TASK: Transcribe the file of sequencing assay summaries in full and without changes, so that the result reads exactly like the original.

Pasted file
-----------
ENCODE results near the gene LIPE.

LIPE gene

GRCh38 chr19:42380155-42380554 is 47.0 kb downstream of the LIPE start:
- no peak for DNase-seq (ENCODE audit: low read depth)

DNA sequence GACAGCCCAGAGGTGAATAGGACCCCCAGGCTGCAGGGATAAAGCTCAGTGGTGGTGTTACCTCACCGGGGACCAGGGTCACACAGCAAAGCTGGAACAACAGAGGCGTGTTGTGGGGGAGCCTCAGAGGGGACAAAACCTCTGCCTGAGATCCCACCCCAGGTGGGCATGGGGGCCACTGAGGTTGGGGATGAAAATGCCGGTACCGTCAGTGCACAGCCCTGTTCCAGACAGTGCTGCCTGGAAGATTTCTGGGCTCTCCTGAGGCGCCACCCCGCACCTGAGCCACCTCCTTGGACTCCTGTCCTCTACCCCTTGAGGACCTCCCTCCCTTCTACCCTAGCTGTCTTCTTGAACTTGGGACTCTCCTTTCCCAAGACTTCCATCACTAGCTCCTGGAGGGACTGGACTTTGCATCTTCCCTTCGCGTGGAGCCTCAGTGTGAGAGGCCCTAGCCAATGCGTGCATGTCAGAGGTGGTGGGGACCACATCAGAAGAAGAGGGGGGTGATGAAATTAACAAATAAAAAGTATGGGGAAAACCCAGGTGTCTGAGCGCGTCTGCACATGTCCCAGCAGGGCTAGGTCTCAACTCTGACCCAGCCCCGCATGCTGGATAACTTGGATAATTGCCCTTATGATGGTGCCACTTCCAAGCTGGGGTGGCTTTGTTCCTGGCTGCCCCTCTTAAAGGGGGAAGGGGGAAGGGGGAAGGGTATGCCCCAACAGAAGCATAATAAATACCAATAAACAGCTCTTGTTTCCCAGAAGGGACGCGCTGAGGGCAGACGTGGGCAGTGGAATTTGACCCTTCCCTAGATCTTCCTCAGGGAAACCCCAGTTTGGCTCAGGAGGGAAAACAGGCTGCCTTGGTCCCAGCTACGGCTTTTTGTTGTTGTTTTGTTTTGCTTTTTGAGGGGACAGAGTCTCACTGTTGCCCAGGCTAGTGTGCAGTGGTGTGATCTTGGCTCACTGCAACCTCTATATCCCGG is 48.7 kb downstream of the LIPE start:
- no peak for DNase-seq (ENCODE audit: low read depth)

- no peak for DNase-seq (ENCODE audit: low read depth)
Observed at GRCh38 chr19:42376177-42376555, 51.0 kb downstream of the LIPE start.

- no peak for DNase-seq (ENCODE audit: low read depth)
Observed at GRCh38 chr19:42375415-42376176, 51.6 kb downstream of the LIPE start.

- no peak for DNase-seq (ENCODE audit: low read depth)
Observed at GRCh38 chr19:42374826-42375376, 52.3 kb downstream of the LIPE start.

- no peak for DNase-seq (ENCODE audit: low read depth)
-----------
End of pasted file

ENCODE results near the gene LIPE.

LIPE gene

GRCh38 chr19:42380155-42380554 is 47.0 kb downstream of the LIPE start:
- no peak for DNase-seq (ENCODE audit: low read depth)

DNA sequence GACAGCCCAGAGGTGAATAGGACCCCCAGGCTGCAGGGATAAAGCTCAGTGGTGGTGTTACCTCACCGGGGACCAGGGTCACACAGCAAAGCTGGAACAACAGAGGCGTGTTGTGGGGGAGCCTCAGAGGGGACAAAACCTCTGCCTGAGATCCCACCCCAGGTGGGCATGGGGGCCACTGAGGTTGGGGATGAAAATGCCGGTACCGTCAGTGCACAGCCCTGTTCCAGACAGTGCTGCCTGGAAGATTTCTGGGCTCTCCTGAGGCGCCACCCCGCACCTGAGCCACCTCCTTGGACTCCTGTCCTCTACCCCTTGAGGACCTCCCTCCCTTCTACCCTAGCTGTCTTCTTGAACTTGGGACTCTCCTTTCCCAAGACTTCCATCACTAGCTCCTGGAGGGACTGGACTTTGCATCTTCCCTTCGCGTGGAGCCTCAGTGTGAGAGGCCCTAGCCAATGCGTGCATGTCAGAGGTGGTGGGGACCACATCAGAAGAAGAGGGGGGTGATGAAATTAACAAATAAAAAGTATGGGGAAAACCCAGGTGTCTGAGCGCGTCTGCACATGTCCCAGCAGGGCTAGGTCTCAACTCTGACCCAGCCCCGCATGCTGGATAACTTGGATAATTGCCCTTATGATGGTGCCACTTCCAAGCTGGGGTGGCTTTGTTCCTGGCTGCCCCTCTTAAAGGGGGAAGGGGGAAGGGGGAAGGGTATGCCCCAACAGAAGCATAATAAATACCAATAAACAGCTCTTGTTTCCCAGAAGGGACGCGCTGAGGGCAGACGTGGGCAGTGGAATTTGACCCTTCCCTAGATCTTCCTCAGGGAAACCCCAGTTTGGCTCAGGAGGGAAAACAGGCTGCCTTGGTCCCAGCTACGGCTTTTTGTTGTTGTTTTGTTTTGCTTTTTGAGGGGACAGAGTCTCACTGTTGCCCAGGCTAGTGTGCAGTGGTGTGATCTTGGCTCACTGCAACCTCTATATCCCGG is 48.7 kb downstream of the LIPE start:
- no peak for DNase-seq (ENCODE audit: low read depth)

- no peak for DNase-seq (ENCODE audit: low read depth)
Observed at GRCh38 chr19:42376177-42376555, 51.0 kb downstream of the LIPE start.

- no peak for DNase-seq (ENCODE audit: low read depth)
Observed at GRCh38 chr19:42375415-42376176, 51.6 kb downstream of the LIPE start.

- no peak for DNase-seq (ENCODE audit: low read depth)
Observed at GRCh38 chr19:42374826-42375376, 52.3 kb downstream of the LIPE start.

- no peak for DNase-seq (ENCODE audit: low read depth)